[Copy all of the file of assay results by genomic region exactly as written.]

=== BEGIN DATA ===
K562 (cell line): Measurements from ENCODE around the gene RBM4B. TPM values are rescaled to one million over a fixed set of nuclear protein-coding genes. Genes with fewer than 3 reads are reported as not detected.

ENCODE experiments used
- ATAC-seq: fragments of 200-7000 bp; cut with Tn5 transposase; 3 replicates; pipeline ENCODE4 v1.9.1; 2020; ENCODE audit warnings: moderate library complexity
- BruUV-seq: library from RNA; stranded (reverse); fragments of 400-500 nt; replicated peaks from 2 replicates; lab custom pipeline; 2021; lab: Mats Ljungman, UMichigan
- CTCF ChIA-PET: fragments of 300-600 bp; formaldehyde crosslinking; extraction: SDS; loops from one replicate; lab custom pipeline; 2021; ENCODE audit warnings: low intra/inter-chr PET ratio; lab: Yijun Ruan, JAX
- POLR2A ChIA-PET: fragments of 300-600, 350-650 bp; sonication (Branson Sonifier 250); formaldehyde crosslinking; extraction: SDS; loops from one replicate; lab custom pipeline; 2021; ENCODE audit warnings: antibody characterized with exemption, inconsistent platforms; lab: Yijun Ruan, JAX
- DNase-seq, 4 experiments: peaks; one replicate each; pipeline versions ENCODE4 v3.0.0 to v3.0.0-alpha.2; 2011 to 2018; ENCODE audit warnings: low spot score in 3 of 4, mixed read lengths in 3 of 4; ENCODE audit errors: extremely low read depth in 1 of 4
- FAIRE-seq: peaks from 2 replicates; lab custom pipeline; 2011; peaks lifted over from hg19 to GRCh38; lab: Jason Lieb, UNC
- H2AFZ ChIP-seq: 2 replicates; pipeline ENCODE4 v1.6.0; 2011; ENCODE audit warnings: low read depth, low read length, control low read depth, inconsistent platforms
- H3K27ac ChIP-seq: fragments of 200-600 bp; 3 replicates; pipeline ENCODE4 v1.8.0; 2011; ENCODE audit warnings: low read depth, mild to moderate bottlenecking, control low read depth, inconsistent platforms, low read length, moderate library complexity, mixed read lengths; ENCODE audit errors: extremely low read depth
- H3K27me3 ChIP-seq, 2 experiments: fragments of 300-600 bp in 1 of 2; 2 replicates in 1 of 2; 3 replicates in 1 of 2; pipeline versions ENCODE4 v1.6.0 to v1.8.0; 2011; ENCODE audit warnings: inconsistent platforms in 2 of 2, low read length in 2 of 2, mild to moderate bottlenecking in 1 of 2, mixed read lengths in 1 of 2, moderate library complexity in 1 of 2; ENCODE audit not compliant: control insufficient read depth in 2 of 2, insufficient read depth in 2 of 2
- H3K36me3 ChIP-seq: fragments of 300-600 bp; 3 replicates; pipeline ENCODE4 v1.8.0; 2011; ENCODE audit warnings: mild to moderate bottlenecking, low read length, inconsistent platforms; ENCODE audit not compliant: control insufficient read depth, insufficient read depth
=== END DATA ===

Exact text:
K562 (cell line): Measurements from ENCODE around the gene RBM4B. TPM values are rescaled to one million over a fixed set of nuclear protein-coding genes. Genes with fewer than 3 reads are reported as not detected.

ENCODE experiments used
- ATAC-seq: fragments of 200-7000 bp; cut with Tn5 transposase; 3 replicates; pipeline ENCODE4 v1.9.1; 2020; ENCODE audit warnings: moderate library complexity
- BruUV-seq: library from RNA; stranded (reverse); fragments of 400-500 nt; replicated peaks from 2 replicates; lab custom pipeline; 2021; lab: Mats Ljungman, UMichigan
- CTCF ChIA-PET: fragments of 300-600 bp; formaldehyde crosslinking; extraction: SDS; loops from one replicate; lab custom pipeline; 2021; ENCODE audit warnings: low intra/inter-chr PET ratio; lab: Yijun Ruan, JAX
- POLR2A ChIA-PET: fragments of 300-600, 350-650 bp; sonication (Branson Sonifier 250); formaldehyde crosslinking; extraction: SDS; loops from one replicate; lab custom pipeline; 2021; ENCODE audit warnings: antibody characterized with exemption, inconsistent platforms; lab: Yijun Ruan, JAX
- DNase-seq, 4 experiments: peaks; one replicate each; pipeline versions ENCODE4 v3.0.0 to v3.0.0-alpha.2; 2011 to 2018; ENCODE audit warnings: low spot score in 3 of 4, mixed read lengths in 3 of 4; ENCODE audit errors: extremely low read depth in 1 of 4
- FAIRE-seq: peaks from 2 replicates; lab custom pipeline; 2011; peaks lifted over from hg19 to GRCh38; lab: Jason Lieb, UNC
- H2AFZ ChIP-seq: 2 replicates; pipeline ENCODE4 v1.6.0; 2011; ENCODE audit warnings: low read depth, low read length, control low read depth, inconsistent platforms
- H3K27ac ChIP-seq: fragments of 200-600 bp; 3 replicates; pipeline ENCODE4 v1.8.0; 2011; ENCODE audit warnings: low read depth, mild to moderate bottlenecking, control low read depth, inconsistent platforms, low read length, moderate library complexity, mixed read lengths; ENCODE audit errors: extremely low read depth
- H3K27me3 ChIP-seq, 2 experiments: fragments of 300-600 bp in 1 of 2; 2 replicates in 1 of 2; 3 replicates in 1 of 2; pipeline versions ENCODE4 v1.6.0 to v1.8.0; 2011; ENCODE audit warnings: inconsistent platforms in 2 of 2, low read length in 2 of 2, mild to moderate bottlenecking in 1 of 2, mixed read lengths in 1 of 2, moderate library complexity in 1 of 2; ENCODE audit not compliant: control insufficient read depth in 2 of 2, insufficient read depth in 2 of 2
- H3K36me3 ChIP-seq: fragments of 300-600 bp; 3 replicates; pipeline ENCODE4 v1.8.0; 2011; ENCODE audit warnings: mild to moderate bottlenecking, low read length, inconsistent platforms; ENCODE audit not compliant: control insufficient read depth, insufficient read depth